The LC-HR-MS3 assay can provide additional value to the LC-HR-MS2 assay because the LC-HR-MS3 library contains both MS2 and MS3 fragmentation patterns of an analyte. When comparing the two methods using natural product-spiked urine samples, among the 80 natural products identified by both assays, the LC-HR-MS3 assay showed better limit of detection (LOD) for 43 analytes while the LC-HR-MS2 assay showed better LOD for 21 analytes. In addition, the library score that reflects the confidence level of matching the analyte spectrum to the library spectrum was also compared. At analyte concentrations from 1 ng/ml to 10 ng/ml, among those identified by both assays, the LC-HR-MR3 assay showed a higher library score for 75% of the analytes. These observations indicated that there might be potential value of employing higher-degree fragmentation patterns (MS3) in analyte identification. However, due to the variation in instrumentation and software algorithms, it is difficult to draw a conclusion here. In general, both assays worked for screening toxic natural products.

On the other hand, the involvement of MS3 fragmentation patterns did increase the depth of structural information and enhances the differentiation of structural isomers in some cases. For example, matrine and lupanine are structural isomers and also analogs, therefore the MS2 spectra of the two analytes contained mostly the fragments of same m/z values. By checking the MS3 spectra of the MS2 fragment of m/z 247.180, different MS3 fragmentation patterns were identified, and the two analytes could be differentiated. The software simulation tools predicted that the MS2 fragment of m/z 247.180 represented different fragment structures from the two analytes, thus further fragmentation was able to reveal the difference.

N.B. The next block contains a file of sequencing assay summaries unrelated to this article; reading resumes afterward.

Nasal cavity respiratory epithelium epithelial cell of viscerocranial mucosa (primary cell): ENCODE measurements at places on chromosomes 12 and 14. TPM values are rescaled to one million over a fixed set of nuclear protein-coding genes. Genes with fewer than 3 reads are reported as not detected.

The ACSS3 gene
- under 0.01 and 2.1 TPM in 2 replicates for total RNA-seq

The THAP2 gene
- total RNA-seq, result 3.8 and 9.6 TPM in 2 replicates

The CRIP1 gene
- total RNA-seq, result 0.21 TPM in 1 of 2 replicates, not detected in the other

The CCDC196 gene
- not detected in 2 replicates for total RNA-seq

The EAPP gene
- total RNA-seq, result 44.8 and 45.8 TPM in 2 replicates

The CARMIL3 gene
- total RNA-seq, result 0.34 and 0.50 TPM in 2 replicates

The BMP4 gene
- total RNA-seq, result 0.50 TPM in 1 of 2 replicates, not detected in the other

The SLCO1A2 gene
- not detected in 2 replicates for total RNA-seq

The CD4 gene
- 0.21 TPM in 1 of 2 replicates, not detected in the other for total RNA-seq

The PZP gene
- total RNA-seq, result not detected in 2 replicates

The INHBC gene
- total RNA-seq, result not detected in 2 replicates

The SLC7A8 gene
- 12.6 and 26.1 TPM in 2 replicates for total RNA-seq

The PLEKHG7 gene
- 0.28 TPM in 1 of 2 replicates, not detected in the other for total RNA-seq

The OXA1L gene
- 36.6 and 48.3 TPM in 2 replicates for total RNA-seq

For natural product poisoning cases, correct identification of the culprit toxins could add value to effective patient management. Therefore, LC-HR-MSn, as a powerful tool for screening toxic natural products, can be a good choice for this purpose in specialized clinical toxicology laboratories.


  1. Wu AH, Gerona R, Armenian P, French D, Petrie M, Lynch KL. Role of liquid chromatography–high-resolution mass spectrometry (LC-HR/MS) in clinical toxicology. Clin Toxicol. 2012;50:733–42.
  2. Mbughuni MM, Jannetto PJ, Langman LJ. Mass Spectrometry Applications for Toxicology. EJIFCC. 2016;27:272–87.
  3. Gummin DD, Mowry JB, Spyker DA, Brooks DE, Beuhler MC, Rivers LJ, et al. 2018 Annual Report of the American Association of Poison Control Centers’ National Poison Data System (NPDS): 36th Annual Report. Clin Toxicol. 2019;57:1220–413.

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Fellows of the Academy use the designation of FADLM. This designation is equivalent to FACB and FAACC, the previous designations used by fellows of the National Academy of Clinical Biochemistry and AACC Academy. Those groups were rebranded as Academy of Diagnostics & Laboratory Medicine in 2023.